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IRISH STUDY INTO MIGRATION MORTALITY OF SALMON

IRISH STUDY INTO MIGRATION

Irish study into migration mortality of salmon. Aisling Doogan is a PhD student at Galway-Mayo Institute of Technology (GMIT) and a Cullen Fellow at the Marine Institute. As part of her PhD she is investigating the causes of early migration mortality in Atlantic salmon (Salmon salar) from the Burrishoole Catchment in Newport, Co Mayo.

Atlantic Salmon are an important species to Ireland, and famed in Irish folklore and legend. They are also an ecologically important species and their presence is indicative of a healthy ecosystem. In recent decades salmon populations have declined, and Aisling’s research aims to increase our understanding of the early life stage of the salmon and areas where salmon may be most vulnerable to mortality.

Salmon hatch in fresh water where juveniles spend between two and three years before migrating to the ocean and returning to fresh water as adults to spawn.

“As salmon are widely dispersed across different habitat types, a number of factors at different life stages can affect their survival. One aspect of my research involves using acoustic telemetry to track salmon smolts – the juveniles migrating to sea. Salmon smolts are tagged at the Newport Research Facility and tracked through Lough Furnace, the Burrishoole Estuary and Clew Bay and as far as Clare Island,” Aisling said.

Aisling is based at the Marine Institute’s Newport Research Facility where hatchery reared salmon ranched from the hatchery and wild salmon, trout and eels are monitored for stock assessment purposes. She is carrying out this research on wild and hatchery ranched salmon of Burrishoole stock origin.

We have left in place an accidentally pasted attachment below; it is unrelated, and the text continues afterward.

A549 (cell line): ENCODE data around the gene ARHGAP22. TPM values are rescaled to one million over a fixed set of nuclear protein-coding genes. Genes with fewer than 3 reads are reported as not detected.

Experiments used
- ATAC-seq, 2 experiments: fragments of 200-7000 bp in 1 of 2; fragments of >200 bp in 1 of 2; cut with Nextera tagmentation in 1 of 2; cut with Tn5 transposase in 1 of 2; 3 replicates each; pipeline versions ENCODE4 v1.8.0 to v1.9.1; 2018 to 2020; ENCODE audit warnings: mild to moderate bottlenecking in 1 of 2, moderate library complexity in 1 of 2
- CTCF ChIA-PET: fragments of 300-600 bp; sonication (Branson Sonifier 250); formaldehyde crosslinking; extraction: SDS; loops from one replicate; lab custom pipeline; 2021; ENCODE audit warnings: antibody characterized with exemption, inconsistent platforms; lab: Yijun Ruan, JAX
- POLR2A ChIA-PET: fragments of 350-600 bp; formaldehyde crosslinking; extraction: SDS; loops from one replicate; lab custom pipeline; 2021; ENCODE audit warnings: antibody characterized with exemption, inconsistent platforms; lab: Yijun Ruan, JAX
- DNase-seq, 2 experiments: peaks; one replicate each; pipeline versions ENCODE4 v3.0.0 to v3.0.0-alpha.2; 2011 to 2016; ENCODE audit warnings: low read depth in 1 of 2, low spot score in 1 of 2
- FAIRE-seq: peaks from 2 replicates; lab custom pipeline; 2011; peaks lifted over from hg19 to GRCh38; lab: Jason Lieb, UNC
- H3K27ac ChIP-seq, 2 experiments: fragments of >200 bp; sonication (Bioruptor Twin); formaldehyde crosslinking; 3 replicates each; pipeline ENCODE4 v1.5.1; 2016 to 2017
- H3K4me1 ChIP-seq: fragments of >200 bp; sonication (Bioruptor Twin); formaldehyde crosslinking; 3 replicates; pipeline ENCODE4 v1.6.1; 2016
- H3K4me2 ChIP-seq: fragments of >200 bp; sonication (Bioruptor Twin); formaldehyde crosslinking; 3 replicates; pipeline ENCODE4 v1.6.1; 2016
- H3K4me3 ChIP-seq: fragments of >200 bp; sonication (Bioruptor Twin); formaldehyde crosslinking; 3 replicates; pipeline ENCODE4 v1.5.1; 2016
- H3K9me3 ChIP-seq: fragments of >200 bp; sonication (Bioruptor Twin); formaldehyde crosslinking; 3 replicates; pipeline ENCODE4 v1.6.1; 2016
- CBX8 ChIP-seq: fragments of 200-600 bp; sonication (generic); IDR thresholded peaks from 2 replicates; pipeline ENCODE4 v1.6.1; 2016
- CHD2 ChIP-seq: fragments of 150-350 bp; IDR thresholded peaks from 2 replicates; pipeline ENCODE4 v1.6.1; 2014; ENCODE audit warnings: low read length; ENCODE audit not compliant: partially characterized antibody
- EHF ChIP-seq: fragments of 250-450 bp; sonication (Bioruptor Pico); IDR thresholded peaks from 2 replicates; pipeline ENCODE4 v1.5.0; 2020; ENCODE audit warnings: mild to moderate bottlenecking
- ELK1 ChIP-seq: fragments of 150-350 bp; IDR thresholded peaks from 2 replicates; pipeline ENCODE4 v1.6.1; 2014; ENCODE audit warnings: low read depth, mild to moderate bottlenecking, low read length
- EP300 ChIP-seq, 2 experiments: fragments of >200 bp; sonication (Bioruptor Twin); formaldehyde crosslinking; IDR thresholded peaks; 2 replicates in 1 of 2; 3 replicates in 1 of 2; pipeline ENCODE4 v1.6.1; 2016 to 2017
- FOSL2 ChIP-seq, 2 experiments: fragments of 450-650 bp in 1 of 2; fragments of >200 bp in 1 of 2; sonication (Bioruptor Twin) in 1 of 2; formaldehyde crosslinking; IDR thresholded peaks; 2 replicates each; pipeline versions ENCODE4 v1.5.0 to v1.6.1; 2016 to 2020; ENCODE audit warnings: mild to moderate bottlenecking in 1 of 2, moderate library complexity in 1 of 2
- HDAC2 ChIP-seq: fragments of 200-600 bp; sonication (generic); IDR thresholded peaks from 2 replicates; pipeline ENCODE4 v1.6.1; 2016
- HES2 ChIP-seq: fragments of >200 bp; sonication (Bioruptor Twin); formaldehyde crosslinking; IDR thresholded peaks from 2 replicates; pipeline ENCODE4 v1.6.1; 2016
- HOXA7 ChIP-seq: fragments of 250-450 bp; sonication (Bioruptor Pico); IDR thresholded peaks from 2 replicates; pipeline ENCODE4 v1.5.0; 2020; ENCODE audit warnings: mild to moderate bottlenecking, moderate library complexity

“Tagging the salmon enables us to follow the migration story of the Burrishoole salmon. We can see how long the salmon spend in the lake before continuing to migrate, how fast they swim and how tide and time of day impact migration behaviour. We can even see when a smolt has been predated on within the estuary – it stops behaving like a smolt and its movements began to resemble the behaviour of a seal.”

Aisling says the most challenging aspects of her Cullen Fellowship is researching, training and planning for the telemetry experiments. The most enjoyable part is undertaking fieldwork surrounded by sun, sea and salmon.

“During the summer, there were weekly boat trips to Lough Furnace, Clew Bay and Clare Island to download data from the receivers. Being surrounded by sea birds, seals, sunfish, bottlenose dolphins, whales and basking sharks is definitely a highlight for me.”

Aisling says one of the benefits of being a Cullen Fellow is the support she received from the Marine Institute and GMIT. “I have the opportunity to work alongside people with extensive knowledge and experience, and develop many skills by attending training courses and volunteering at open days and outreach events. From improving my communication and presentation skills to learning new software programmes and project planning, I have greatly progressed as an early-career researcher.”

Aisling’s research is entitled ‘Investigation into the causes of early migration mortality in Atlantic Salmon (Salmo salar) from the Burrishoole River using acoustic telemetry in freshwater and coastal areas.’ Her supervisors are Dr Deirdre Cotter of the Marine Institute and Dr Deirdre Brophy of GMIT.

The Cullen Fellowship Programme builds marine research capacity and capability by equipping graduates with the skills and expertise in raising awareness about our ocean, as well as Ireland’s rich marine biodiversity and ecosystems. The programme has provided grant aid to the value of €2.06 million supporting 24 PhD and three MSc students over the last five years. The research addresses a number of the 15 research themes identified in the National Marine Research & Innovation Strategy 2017-2021.

This project (Grant-Aid Agreement No. CF/15/07) is carried out with the support of the Marine Institute and funded under the Marine Research Programme by the Irish Government.

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